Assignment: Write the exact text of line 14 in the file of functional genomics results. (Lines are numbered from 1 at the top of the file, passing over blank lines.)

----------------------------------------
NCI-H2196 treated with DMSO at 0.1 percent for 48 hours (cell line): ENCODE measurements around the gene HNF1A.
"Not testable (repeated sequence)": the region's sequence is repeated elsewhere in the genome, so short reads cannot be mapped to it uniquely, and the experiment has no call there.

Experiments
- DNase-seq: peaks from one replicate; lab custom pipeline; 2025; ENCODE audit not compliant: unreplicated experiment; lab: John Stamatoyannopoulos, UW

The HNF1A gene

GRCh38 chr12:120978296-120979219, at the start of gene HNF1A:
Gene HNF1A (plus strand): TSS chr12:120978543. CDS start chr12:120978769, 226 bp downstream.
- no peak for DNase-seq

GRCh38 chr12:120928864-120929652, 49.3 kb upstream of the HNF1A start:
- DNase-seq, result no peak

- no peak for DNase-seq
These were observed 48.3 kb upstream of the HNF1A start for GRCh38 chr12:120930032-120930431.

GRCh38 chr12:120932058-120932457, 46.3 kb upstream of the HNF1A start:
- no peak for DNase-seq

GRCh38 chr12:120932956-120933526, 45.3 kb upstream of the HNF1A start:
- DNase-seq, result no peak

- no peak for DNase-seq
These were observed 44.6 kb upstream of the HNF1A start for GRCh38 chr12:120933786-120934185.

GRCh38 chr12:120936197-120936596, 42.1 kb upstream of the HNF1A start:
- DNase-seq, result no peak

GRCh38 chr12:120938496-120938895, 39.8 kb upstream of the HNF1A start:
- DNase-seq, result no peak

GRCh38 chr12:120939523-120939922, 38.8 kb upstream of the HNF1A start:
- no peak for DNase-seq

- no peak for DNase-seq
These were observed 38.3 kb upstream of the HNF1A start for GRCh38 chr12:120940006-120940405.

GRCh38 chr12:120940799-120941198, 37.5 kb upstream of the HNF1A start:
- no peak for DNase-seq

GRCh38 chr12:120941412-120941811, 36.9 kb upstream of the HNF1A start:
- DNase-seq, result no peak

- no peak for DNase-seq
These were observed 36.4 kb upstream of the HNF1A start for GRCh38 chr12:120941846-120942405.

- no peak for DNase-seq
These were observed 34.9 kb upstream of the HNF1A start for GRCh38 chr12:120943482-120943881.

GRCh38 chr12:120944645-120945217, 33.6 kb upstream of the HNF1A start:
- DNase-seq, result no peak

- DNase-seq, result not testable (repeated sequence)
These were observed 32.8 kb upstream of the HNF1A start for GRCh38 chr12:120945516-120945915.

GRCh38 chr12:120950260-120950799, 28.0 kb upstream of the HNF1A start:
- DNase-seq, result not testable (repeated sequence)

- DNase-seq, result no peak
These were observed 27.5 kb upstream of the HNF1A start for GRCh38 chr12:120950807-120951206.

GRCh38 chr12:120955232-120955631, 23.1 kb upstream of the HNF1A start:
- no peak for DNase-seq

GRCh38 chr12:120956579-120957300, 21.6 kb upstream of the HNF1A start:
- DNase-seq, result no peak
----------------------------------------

- no peak for DNase-seq